In other words, your package should not depend on a package which dependencies would eventually result in cyclic dependency. At first thought, this looks like an open door. Of course you don’t want to have a dependency like that! However, that cyclic dependency might not be visible at all. Maybe your dependency depends on something else that ultimately depends on a package that is hidden in the obscurity of all the other indirect dependencies. In such case, the only way to detect that, is to carefully analyze each dependency and create a visual dependency graph.

Another type of dependencies that the book doesn’t really cover are diamond dependencies (named for the visual dependency graph). Within the .NET realm this is a quite a common thing. Just consider the enormous amount of NuGet packages that depend on NewtonSoft’s Json .NET. So for any non-trivial package, it’s quite likely that more than one dependency eventually depends on that infamous Json library. Now consider what happens if those dependencies depend on different versions.

The book offers a couple of in-depth approaches and solutions to get yourself out of this mess. Extracting an adapter or mediator interface to hide an external dependency behind is one. Using inversion-of-control so that your packages only depend on abstract constructs is another. Since the book is written by a PHP developer, it’s no surprise that it doesn’t talk about ILMerge or its open-source alternative ILRepack. Both are solutions that will merge an external .NET library into the main DLL of your own package. This essentially allows you to treat that dependency as internal code without any visible or invisible DLL dependencies. An alternative to merging your .NET libraries is to use a source-only NuGet package. This increasingly popular technique allows you to take a dependency on a NuGet package that only contains, surprise, source code that is compiled into your main package. LibLog, TinyIoc and even my own caching library FluidCaching uses this approach. It greatly reduces the dependency chain of your package.

The Stable Dependencies Principle

The name of the principle is quite self-explanatory, but the definition is even clearer.

The dependencies between packages in a design should be in the direction of the stability of the packages. A package should only depend upon packages that are more stable than it is.

In other words, you need to make sure you only depend on stable packages. The more stable your dependency, the more stable your package is going to look to your consumers. Determining whether a package is stable or not isn’t exact science. You need to do a bit of digging for that. For instance, try to figure out how often a dependency introduced a breaking change? And if they did, did they use Semantic Versioning to make that clear? How many other public packages depend on that package? The more dependents, the higher the chance that the package owners will try to honor the existing API contracts. And how many dependencies does that package have? The more dependencies, the higher the chance some of those dependencies introduce breaking changes or instability. And finally, check out its code and judge how well that package follow the principles mentioned in this post? The book doesn’t mention this, but my personal rule-of-thumb to decide on whether I will use a package as a dependency is to consider the circumstances when the main author abandons the project. The code should either be good enough for me to maintain it myself/ourselves, or the project should be backed by a large group of people that can ensure continuity.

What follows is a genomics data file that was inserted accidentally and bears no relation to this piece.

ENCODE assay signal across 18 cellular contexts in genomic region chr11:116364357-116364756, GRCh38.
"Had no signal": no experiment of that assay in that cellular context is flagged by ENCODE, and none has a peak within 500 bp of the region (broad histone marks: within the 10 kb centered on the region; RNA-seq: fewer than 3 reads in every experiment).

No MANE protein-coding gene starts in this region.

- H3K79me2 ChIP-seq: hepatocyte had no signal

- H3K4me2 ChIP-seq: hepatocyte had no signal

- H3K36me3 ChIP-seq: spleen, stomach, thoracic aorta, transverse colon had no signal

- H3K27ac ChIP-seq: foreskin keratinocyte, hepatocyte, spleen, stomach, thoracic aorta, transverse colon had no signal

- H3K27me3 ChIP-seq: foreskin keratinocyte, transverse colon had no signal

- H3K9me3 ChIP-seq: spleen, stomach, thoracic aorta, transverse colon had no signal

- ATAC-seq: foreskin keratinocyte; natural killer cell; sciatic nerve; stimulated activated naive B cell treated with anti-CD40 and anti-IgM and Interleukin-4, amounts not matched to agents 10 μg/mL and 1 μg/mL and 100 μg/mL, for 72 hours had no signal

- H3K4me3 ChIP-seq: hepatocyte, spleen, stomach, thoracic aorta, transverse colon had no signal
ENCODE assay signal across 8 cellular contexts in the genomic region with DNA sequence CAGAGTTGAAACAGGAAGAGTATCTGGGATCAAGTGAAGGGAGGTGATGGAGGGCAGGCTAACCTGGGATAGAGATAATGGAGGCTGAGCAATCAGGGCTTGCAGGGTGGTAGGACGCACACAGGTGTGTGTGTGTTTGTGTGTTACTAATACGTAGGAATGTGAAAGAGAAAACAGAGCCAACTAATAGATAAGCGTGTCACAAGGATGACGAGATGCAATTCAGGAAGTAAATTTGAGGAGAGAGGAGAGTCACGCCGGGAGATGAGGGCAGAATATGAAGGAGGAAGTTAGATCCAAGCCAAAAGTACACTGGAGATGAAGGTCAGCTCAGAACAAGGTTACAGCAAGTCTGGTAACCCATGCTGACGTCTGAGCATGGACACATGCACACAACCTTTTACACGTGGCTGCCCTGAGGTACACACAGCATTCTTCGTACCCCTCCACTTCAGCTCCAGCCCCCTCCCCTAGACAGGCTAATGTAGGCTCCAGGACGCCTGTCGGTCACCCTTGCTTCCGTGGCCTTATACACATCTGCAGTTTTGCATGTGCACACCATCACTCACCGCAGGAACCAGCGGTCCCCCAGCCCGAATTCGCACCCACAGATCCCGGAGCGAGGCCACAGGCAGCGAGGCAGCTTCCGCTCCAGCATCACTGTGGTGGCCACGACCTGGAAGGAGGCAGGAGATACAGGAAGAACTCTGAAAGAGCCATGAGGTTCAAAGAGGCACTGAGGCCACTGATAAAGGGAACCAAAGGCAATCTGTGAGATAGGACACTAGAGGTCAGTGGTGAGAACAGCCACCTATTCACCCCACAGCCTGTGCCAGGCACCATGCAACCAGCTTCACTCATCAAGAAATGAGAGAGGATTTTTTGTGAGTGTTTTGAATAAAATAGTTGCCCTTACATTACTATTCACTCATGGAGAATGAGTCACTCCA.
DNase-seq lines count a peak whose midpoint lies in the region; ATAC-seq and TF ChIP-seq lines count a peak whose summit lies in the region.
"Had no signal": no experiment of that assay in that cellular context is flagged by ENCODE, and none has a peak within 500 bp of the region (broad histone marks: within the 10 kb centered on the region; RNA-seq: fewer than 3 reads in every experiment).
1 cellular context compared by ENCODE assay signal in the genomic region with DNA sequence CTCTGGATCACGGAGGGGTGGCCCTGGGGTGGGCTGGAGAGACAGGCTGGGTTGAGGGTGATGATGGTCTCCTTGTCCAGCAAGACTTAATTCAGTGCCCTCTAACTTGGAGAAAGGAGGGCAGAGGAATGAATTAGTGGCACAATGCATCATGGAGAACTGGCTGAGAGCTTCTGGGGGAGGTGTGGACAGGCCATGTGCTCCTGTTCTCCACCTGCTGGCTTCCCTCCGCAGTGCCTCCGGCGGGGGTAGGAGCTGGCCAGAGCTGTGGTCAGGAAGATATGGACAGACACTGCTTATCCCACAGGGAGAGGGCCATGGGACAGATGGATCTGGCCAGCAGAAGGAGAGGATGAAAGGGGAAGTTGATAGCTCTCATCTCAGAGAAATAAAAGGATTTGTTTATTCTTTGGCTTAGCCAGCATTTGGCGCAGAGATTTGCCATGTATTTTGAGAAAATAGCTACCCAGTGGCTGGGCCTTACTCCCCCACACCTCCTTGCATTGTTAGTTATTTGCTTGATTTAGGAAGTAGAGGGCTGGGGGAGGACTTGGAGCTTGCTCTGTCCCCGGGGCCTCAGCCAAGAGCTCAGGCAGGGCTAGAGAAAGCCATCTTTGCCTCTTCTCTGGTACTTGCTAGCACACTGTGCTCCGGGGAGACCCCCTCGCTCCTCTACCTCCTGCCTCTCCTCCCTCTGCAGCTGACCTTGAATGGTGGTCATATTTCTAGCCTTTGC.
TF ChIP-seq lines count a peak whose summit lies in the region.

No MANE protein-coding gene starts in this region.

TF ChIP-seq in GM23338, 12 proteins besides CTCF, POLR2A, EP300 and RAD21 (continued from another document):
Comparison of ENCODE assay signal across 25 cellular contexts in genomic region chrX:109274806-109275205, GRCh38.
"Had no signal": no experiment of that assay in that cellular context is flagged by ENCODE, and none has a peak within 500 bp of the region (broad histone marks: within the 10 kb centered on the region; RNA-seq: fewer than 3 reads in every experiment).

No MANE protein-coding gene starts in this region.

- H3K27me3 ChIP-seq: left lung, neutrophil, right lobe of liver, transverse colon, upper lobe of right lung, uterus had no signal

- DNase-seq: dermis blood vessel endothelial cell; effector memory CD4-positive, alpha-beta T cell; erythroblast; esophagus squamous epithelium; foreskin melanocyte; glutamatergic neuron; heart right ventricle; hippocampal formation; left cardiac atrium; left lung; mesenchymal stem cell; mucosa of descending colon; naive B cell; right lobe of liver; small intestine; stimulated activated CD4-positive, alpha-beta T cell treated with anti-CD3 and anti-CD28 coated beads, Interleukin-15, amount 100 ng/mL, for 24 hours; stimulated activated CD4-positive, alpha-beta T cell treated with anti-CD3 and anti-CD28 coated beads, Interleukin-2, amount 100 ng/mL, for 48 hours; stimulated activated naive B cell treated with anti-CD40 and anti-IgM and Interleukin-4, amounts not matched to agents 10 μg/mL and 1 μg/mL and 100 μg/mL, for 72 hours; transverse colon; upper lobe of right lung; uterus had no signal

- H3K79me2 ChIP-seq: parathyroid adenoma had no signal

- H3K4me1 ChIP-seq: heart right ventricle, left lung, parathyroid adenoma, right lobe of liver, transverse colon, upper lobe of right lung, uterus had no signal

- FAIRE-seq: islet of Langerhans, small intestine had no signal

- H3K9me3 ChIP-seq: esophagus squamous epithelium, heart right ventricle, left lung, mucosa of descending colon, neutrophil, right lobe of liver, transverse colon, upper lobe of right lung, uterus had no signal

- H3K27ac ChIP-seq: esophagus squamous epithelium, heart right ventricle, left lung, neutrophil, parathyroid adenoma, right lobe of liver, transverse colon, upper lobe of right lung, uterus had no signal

The Stable Abstractions Principle

Now if you understand (and agree) with the Stable Dependencies principle, you’ll most definitely understand and agree with the Stable Abstractions Principle. After all, what’s more stable? An interface, an abstract type or a concrete implementation? An interface does not have any behavior that can change, so it is the most stable type you can depend on. That’s why a well-designed library often uses interfaces to connect many components together and quite often provides you would with an interface-only package. For the same reason, the Inversion of Control principle tries to nudge you in the same direction. In fact, in the .NET world even interfaces are being frowned on and are being replaced with old-fashioned delegate types. These represent a very tiny and very focused interface so it doesn’t get any more stable than that. And because of their compatibility with C#’s lambda statements you don’t even need to using a mocking library.

So what about you?

The names are not always that catchy and easy to remember, mostly because they use the same wording, but the underlying philosophy makes a lot of sense to me. I’ve already started to re-evaluate the design decisions of my projects. The only thing I was hoping to read more about is the explicit consequence of building a component or package as a library versus building it as a framework. This is something that heavily influences the way I’m building LiquidProjections, my next open-source project.

So what do you think? Do you see merits in these principles? Do they feel as helpful as the original SOLID principles? I’ve love to know what you think by commenting below. Oh, and follow me at @ddoomen to get regular updates on my everlasting quest for better designs.